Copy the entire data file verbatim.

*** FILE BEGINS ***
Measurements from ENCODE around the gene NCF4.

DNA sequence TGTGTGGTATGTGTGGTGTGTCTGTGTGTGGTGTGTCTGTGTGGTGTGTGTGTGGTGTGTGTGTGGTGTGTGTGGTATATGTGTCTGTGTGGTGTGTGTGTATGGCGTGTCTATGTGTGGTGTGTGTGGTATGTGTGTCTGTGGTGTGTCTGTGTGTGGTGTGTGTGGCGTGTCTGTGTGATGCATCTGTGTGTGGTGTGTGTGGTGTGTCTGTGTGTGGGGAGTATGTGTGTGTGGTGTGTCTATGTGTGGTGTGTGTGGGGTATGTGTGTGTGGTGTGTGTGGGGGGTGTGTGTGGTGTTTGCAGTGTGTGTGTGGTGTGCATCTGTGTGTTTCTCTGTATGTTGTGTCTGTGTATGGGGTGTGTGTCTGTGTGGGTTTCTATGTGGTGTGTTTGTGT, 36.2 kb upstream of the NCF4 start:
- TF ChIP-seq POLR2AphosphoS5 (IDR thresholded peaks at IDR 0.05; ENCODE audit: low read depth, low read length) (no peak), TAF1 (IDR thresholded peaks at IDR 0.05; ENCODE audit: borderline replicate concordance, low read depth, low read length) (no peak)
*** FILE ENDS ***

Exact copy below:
Measurements from ENCODE around the gene NCF4.

DNA sequence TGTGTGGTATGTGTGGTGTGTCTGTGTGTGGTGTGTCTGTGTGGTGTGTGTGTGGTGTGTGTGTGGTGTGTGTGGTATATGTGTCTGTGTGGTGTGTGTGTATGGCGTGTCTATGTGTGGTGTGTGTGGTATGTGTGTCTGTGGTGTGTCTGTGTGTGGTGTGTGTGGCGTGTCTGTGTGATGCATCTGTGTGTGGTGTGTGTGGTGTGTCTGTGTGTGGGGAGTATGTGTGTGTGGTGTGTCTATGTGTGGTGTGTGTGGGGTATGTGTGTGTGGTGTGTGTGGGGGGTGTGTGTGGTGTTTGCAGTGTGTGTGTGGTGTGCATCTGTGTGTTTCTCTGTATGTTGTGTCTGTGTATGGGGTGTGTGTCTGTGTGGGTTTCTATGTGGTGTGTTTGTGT, 36.2 kb upstream of the NCF4 start:
- TF ChIP-seq POLR2AphosphoS5 (IDR thresholded peaks at IDR 0.05; ENCODE audit: low read depth, low read length) (no peak), TAF1 (IDR thresholded peaks at IDR 0.05; ENCODE audit: borderline replicate concordance, low read depth, low read length) (no peak)